final KStream orders = builder.stream(“orders”);
order.leftJoin(products, 
              (key, value) -> value.productId(), 
              (key, order, product) -> 
                  new EnrichedOrder(order, product));


The GlobalKTable will only be used for doing lookups. That is, data arriving in the GlobalKTable will not trigger the join. Triggering the join would require forwarding data to processors that are running on other threads, KafkaStreams currently assumes all nodes in a ProcessorTopology are running in a single thread. In using GlobalKTables for lookups only we can avoid any cross-thread processor synchronization. 

The joins between GlobalKTables will not be materialized to a Physical StateStore,  instead they are just a view on top of the joined GlobalKTables. The joins are resolved on demand whenever a lookup is performed on it, i.e., via an Interactive Query or via a KStream or KTable join. This means that we don't need to create yet another copy of the data on disk, and replicate it to another change-log topic. It is also reduces the memory foot print as we don't need to create another RocksDBStore.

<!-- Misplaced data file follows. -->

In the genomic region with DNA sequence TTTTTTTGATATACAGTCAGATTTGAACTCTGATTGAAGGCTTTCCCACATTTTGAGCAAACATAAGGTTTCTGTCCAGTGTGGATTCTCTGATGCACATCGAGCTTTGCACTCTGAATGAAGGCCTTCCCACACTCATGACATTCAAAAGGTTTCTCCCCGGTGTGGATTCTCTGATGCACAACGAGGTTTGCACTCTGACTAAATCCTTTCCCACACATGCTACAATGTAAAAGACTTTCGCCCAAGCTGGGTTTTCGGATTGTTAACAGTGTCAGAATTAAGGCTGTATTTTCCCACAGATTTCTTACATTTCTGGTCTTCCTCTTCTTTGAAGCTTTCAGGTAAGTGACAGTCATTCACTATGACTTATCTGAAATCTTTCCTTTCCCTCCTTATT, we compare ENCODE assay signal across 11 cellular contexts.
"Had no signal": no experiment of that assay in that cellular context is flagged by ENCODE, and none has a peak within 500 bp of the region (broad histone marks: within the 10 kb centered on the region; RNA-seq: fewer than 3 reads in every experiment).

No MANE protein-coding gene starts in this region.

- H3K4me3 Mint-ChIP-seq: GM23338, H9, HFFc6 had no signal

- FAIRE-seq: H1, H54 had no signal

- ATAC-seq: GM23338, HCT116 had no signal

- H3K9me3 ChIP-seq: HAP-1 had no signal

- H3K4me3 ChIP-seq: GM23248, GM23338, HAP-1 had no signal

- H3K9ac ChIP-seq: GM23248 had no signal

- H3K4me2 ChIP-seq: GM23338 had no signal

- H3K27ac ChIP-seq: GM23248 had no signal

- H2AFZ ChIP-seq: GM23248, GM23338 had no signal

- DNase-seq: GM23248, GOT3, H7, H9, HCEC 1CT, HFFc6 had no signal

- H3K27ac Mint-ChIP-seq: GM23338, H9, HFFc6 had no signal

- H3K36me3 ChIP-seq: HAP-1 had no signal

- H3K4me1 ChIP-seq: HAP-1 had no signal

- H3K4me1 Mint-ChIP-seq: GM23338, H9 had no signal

Compatibility, Deprecation, and Migration Plan

  • None - this is a new feature and doesn’t impact any existing usages.

Test Plan

  • Unit tests to validate that all the individual components work as expected.
  • Integration and/or System tests to ensure that the feature works correctly end-to-end. 

Rejected Alternatives and Future Work

  • Replicating per task: Each StreamTask would have its own complete replica of the table. Though this would provide the ability to do best-effort time synchronization it would be too costly in terms of resource usage.
  • Replicating per thread: Doesn’t provide any benefit beyond per instance, but adds additional replication overhead

  • Introduce a broadcastJoin() API that uses the existing KTable interface and automatically converts it, internally, to a global table. The feeling is that this would muddy the API, i.e. it is better to be explicit with the type.
  • Supporting GlobalKTable to GlobalKTable joins: In order to fully support bi-directional joins would require KeyValueMappers , and either materializing the join in a Physical StateStore, i.e., RocksDB, or by having yet another interface to Map from the key of the join table to the keys of both input tables. We decided that for now we will not support GlobalKTable/GlobalKTable  joins, but revisit in the future should the need arise.